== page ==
Tai sabaki

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Step diagram for a 180 degree taisabaki

Tai sabaki (体捌き) is a term from Japanese martial arts and which relates to 'whole body movement', or repositioning. It can be translated as body-management. It is a term used widely in and very important in kendo, jujutsu, aikido, judo, karate and ninjutsu.[1][2][3][4][5] Tai sabaki is usually used to avoid an attack, such that the receiver of the attack ends up in an advantageous position and it is often wrongly referred to as evasion.[6]

An example of tai sabaki is 'moving off the line' of attack using irimi and tenkan movements rather than to 'move against' the attack. This implies the use of harmony rather than physical strength. See hard and soft (martial arts)

Tai sabaki is related to ashi sabaki (footwork) and te sabaki (handwork).

The origins of Tai-sabaki can be transliterated from the sumo wrestler way of honoring the top ranks of grand champions "津名学士気"; which translates into "Bachelor Flow of Grand Champions" when taking into account the yokozuna ranking system for sumo wrestlers.


Tai sabaki is also the name of a group of kata created by Yasuhiro Konishi under the tutelage of Ueshiba Morihei, the creator of aikido. These kata were named Tai sabaki Shodan, Tai sabaki Nidan and Tai sabaki Sandan and are some of the original kata of Shindo Jinen-ryu style of karate, created by Yasuhiro Konishi.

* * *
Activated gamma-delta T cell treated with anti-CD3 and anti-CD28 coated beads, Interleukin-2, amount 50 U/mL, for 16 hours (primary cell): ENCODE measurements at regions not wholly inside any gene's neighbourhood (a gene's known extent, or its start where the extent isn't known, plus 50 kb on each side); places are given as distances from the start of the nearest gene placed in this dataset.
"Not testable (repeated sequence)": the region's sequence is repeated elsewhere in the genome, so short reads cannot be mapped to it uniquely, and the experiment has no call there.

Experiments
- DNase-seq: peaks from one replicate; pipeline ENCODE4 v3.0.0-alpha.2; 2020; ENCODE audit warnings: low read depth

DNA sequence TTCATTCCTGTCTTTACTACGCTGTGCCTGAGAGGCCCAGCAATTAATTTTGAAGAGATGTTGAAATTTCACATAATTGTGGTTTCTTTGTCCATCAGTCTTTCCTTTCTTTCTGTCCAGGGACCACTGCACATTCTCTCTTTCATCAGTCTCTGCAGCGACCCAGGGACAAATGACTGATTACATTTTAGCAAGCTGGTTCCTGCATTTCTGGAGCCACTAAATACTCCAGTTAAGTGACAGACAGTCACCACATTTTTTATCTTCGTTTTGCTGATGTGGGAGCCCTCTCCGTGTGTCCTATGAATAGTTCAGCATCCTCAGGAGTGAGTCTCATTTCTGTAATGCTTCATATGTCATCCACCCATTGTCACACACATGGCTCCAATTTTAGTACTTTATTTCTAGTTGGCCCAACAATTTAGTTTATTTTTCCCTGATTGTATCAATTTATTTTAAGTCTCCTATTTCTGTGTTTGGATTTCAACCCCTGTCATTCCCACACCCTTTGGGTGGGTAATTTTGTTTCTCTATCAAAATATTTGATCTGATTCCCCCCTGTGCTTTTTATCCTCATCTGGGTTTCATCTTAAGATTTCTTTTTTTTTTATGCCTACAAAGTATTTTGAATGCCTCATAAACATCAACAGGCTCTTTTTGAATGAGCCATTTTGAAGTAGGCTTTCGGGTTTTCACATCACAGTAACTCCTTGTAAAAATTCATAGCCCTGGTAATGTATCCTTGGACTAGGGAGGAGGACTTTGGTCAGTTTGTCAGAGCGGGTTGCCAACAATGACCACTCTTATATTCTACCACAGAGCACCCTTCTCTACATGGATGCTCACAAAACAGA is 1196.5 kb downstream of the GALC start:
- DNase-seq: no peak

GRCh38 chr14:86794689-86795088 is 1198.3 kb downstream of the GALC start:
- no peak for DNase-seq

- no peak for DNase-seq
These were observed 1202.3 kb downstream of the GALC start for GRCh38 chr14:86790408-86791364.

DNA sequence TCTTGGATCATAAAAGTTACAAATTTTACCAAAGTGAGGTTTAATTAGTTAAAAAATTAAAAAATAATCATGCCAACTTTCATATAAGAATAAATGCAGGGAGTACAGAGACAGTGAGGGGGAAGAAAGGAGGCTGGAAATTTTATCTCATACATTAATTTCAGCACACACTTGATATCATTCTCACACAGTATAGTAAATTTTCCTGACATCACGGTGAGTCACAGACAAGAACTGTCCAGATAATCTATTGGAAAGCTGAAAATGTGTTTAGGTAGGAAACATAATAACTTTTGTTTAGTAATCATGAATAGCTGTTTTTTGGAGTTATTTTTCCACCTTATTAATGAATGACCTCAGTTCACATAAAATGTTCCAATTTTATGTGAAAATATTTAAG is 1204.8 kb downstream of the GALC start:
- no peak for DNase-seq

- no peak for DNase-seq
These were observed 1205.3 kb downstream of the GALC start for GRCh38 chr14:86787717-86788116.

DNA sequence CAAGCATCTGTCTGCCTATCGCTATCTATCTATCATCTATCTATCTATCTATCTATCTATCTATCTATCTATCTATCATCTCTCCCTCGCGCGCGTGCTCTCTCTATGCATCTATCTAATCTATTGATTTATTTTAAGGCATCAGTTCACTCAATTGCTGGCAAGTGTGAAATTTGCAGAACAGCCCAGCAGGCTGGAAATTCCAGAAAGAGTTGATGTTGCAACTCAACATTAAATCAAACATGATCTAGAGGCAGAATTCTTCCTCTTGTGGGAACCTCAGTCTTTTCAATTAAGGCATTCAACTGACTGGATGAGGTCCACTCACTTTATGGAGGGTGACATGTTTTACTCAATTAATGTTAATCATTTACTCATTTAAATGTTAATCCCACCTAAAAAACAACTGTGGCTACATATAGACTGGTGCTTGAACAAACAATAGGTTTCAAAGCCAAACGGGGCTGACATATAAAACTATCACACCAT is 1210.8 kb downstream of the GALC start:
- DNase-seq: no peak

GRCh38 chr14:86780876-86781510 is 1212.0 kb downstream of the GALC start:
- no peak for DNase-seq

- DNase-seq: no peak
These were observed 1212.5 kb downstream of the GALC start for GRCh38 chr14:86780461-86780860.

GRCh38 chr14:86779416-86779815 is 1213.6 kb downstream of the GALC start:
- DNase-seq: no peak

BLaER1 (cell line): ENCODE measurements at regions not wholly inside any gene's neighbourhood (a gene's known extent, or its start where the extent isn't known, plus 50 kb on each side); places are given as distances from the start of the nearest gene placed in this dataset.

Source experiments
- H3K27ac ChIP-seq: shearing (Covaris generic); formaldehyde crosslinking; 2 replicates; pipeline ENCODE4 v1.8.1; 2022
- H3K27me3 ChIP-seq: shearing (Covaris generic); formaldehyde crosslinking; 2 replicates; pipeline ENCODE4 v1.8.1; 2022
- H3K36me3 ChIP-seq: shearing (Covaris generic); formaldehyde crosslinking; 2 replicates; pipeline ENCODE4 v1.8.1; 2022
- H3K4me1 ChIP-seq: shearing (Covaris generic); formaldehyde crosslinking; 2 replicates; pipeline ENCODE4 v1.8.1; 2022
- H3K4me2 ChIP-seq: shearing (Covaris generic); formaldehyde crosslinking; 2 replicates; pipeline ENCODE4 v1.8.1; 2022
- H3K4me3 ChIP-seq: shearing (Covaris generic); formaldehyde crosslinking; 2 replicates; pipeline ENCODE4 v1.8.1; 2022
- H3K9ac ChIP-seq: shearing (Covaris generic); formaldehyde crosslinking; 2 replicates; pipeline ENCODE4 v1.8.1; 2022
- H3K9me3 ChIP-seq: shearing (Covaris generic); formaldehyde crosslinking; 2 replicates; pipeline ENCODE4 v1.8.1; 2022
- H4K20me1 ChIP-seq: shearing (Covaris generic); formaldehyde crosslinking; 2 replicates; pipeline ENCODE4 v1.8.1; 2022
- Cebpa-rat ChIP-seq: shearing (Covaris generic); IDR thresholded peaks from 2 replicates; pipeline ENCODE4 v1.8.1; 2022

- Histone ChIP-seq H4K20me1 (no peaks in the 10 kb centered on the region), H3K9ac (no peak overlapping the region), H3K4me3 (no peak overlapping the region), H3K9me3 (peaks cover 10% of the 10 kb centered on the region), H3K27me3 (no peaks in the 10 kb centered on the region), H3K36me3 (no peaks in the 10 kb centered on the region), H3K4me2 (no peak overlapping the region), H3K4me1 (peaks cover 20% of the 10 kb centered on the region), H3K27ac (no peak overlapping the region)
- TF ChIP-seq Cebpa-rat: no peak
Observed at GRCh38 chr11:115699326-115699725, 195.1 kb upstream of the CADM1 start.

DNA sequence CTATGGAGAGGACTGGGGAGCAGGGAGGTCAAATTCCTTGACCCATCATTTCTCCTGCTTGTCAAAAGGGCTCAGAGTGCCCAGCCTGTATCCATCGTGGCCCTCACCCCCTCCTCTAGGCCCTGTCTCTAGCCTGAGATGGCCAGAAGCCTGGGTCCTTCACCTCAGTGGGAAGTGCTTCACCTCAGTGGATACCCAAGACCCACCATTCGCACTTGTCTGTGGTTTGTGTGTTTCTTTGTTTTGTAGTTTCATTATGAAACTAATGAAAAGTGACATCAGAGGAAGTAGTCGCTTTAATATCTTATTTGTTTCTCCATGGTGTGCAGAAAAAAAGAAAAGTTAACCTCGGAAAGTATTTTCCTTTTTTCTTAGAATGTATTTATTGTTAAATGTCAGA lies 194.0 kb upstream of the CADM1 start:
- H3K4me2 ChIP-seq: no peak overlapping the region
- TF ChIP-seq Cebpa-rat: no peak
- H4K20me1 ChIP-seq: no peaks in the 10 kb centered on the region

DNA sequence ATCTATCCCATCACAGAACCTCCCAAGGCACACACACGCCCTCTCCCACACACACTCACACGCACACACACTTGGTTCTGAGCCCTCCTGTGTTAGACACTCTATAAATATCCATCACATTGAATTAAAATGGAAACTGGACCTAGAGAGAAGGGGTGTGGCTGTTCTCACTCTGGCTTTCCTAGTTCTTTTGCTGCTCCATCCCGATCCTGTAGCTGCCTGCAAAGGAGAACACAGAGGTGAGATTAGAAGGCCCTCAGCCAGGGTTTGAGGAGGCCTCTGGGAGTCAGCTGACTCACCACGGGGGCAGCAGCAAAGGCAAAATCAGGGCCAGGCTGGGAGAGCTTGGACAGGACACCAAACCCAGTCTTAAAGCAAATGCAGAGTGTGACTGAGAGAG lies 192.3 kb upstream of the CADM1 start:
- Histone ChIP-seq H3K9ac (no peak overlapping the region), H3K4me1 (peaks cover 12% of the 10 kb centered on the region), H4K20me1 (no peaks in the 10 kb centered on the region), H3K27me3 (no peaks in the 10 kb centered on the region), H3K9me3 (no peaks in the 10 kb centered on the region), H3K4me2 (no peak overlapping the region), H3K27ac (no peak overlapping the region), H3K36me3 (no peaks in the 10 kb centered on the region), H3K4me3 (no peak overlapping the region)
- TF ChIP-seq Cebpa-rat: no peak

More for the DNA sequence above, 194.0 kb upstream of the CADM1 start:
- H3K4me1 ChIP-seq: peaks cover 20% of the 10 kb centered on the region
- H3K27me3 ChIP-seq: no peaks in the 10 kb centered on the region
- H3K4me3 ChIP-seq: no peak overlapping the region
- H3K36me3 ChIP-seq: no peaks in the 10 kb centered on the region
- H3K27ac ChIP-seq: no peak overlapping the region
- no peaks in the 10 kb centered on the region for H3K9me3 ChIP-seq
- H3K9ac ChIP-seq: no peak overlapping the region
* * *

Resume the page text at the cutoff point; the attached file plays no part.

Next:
All three katas were created on the basis of the Tai sabaki movements and the circular motions of aikido. Although they do not contain complex movements, the whole kata is to be performed as a chain of movements without a specific pause.


  1. ^ Saunders, Neil (2003). Aikido: The Tomiki Way - Neil Saunders. ISBN 9781412006682. Retrieved 2015-08-11.
  2. ^ Ohlenkamp, Neil (2006). Black Belt Judo - Neil Ohlenkamp. ISBN 9781845371098. Retrieved 2015-08-11.
  3. ^ Daigo, Toshiro (June 2005). KODOKAN JUDO:THROWING TECHNIQUES - Toshiro Daigo. ISBN 9784770023308. Retrieved 2015-08-11.
  4. ^ Roedel, Bodo (2013-04-24). Aikido - The Basics: Techniques - Principles - Concept - Bodo Roedel. ISBN 9781841263021. Retrieved 2015-08-11.
  5. ^ Kruyning, Edgar (2009-05-27). The Art of Ju-jutsu - Edgar Kruyning. ISBN 9781409282693. Retrieved 2015-08-11.
  6. ^ Seiler, Kevin L.; Seller, Donald J. (2006). Karate-do. ISBN 9780979010804. Retrieved 2015-08-11.

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